In that part of the column, I started to run out of synonyms for "opportunistic" and "unprincipled," but I did manage not to use any form of the word "mendacious" (no matter how apt it would have been). Going forward,therefore, my columns will essentially be based on the assumption that President Romney will be an obedient servant of his party's radicalized arch-conservative base. He calls Wisconsin Gov. Scott Walker a "hero," and he completely embraces Rep. Paul Ryan's insane budget plans. He will not be able to move away from those positions as President.

Toward the end of the column, I entertain the question of how Congress fits into the story. I first make the obvious claim that the House will not flip back to the Democrats on a night that Romney wins the White House. But what about the Senate? For my future columns, I will assume that the Senate is filibuster-proof, both because I think that such an outcome is likely in a scenario where we end up with a President Romney, and because that is the outcome under which we would have the most interesting -- that is, terrifying -- set of policy possibilities.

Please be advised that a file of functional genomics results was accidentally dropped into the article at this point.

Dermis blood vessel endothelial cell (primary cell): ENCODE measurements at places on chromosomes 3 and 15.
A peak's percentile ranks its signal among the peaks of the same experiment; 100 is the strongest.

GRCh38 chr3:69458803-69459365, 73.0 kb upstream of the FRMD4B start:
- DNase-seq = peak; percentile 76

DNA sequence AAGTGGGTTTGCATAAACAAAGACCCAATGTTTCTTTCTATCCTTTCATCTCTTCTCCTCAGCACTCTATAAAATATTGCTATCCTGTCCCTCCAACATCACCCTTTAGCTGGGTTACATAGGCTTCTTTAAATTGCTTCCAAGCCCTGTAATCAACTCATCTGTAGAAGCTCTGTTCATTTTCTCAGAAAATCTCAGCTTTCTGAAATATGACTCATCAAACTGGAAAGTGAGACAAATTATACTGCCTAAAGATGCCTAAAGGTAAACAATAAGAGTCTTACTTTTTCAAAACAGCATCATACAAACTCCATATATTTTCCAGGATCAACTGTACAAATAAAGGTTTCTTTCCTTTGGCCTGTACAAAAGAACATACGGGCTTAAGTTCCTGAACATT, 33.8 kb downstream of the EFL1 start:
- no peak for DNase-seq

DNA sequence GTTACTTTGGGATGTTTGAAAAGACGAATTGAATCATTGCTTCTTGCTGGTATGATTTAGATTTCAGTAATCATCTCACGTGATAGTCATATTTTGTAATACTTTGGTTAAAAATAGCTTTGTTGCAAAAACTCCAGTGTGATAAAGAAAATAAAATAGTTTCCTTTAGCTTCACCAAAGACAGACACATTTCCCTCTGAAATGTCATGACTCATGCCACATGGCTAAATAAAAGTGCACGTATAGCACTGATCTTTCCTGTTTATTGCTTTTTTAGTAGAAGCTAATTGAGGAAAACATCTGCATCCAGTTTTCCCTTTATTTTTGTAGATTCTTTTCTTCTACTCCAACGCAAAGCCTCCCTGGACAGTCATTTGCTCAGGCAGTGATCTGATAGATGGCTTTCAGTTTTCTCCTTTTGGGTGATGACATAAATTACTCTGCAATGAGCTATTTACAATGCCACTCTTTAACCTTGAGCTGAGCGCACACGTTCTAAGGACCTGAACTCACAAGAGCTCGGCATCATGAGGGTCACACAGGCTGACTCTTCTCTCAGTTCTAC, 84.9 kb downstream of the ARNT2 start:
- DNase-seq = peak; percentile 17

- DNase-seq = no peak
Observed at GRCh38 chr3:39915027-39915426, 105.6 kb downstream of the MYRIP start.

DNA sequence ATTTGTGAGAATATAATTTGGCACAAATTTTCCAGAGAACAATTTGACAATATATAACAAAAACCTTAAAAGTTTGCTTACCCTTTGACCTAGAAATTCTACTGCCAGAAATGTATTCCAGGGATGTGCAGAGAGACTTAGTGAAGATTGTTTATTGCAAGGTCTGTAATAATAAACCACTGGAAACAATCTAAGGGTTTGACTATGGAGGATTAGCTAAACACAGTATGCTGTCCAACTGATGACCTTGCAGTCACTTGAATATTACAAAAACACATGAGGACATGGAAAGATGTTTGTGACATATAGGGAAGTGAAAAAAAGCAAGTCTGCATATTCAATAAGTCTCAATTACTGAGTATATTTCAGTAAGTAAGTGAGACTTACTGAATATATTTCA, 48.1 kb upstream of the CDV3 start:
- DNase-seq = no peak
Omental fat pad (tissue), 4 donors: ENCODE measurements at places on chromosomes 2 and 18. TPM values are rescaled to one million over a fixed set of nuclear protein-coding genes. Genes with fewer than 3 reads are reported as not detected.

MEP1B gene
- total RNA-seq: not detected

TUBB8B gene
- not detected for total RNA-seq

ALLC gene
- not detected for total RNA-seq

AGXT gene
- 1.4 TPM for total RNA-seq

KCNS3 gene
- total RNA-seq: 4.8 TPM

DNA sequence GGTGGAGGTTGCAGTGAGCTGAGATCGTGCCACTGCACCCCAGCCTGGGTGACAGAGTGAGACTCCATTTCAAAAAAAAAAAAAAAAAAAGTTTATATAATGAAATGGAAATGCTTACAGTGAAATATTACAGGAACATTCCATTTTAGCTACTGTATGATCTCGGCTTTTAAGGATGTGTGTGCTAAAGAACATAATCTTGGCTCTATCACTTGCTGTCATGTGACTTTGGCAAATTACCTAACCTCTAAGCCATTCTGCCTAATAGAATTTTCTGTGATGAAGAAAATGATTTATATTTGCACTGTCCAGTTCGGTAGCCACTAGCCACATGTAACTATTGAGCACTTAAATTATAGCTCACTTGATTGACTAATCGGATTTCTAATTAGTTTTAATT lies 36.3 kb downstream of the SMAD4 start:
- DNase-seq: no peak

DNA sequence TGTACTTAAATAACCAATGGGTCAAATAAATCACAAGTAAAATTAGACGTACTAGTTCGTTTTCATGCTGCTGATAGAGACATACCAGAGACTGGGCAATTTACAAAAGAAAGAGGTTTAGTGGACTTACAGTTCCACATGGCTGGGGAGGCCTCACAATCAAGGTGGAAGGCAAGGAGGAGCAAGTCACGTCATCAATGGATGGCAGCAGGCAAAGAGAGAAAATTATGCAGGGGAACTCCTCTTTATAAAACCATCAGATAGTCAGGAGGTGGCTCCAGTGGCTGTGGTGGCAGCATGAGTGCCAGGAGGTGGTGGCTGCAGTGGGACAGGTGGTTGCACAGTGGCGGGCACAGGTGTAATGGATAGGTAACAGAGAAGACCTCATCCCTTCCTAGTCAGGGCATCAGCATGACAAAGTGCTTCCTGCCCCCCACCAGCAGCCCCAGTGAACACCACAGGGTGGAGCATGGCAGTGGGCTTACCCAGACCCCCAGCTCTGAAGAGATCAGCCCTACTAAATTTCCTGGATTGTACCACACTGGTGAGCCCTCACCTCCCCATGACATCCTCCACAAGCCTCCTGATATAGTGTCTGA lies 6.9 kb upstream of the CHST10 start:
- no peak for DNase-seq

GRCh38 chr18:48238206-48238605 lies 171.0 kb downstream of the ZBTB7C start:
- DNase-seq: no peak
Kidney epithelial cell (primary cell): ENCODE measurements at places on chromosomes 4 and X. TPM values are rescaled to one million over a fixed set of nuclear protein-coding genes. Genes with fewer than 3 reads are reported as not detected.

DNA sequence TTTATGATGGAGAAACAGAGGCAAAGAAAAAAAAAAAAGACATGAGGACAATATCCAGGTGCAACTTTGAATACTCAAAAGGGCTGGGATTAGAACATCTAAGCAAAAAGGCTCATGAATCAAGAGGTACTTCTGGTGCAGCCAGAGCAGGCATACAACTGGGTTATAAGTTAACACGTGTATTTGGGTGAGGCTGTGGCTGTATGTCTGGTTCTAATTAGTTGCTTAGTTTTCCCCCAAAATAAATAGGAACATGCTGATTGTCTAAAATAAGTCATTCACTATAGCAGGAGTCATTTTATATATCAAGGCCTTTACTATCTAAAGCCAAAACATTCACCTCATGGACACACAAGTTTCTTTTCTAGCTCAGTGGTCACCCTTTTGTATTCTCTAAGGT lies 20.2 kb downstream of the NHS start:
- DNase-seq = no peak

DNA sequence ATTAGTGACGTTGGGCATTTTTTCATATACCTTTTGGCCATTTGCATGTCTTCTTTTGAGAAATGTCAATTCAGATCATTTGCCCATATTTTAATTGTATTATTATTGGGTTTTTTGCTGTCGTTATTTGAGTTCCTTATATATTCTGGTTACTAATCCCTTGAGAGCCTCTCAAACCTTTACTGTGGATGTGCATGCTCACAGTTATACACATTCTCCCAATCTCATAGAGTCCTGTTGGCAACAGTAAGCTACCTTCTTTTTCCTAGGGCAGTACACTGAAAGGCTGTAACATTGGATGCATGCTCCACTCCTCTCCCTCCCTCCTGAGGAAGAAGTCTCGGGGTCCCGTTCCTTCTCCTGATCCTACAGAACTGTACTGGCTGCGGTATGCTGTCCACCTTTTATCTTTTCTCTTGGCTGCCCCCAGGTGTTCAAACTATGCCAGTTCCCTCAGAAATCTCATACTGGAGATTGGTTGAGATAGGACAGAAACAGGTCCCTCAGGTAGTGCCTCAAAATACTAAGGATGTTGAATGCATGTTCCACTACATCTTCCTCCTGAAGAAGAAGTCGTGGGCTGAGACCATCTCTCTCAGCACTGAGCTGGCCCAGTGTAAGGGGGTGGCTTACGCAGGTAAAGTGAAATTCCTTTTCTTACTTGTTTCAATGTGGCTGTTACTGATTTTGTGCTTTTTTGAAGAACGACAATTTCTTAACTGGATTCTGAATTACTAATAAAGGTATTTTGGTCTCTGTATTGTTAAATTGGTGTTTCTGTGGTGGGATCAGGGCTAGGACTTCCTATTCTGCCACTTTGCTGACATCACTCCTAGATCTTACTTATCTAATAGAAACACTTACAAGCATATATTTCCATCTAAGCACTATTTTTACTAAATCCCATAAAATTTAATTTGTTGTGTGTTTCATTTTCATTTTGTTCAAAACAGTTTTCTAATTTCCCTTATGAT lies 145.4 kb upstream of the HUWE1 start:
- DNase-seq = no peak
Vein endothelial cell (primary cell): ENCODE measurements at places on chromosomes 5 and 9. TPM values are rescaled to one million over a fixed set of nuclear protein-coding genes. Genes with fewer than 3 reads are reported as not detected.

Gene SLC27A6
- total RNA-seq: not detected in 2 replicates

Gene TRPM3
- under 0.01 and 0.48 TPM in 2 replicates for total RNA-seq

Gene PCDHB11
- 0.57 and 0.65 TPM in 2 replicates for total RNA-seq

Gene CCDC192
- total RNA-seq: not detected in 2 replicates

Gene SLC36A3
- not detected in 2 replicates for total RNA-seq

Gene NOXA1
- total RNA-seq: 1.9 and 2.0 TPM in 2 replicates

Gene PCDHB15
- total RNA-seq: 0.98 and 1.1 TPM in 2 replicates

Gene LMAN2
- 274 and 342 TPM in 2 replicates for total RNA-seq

If the Democrats hold the Senate, however, the story must obviously change. In my first draft of the column, I wrote that a Senate with a Democratic majority would mean that "virtually nothing" would happen under President Romney. During editing, I deleted that claim and instead wrote: “No major legislation would pass, but the full force of the Executive Branch would be in the hands of a President who is beholden to the most extreme elements of his party.” Here, I will add two broad comments.

First, one must acknowledge that the Democrats are notoriously weak-kneed, especially in the face of a Republican President. While there have been important moments of unity -- most notably, the successful resistance to George W. Bush's plan to partially privatize Social Security, even though the Democrats were in the minority in both houses at the time -- it is easy to picture a handful of self-styled moderate Democrats in the Senate refusing to join in filibusters. Even with Ben Nelson retiring, and Evan Bayh all but forgotten, there is a never-ending supply of Democratic Senators who could somehow convince themselves to join the Republicans on key issues. At least on budgetary issues, my leading candidates are Mark Udall and Ron Wyden, who have already said and done silly things in the name of bipartisanship. Even if I am wrong, however, we would surely see some Senators taking the bait to become "statesmen" in the eyes of Very Serious People like Thomas Friedman of The New York Times, and all of the pompous heirs to the David Broder school of punditry.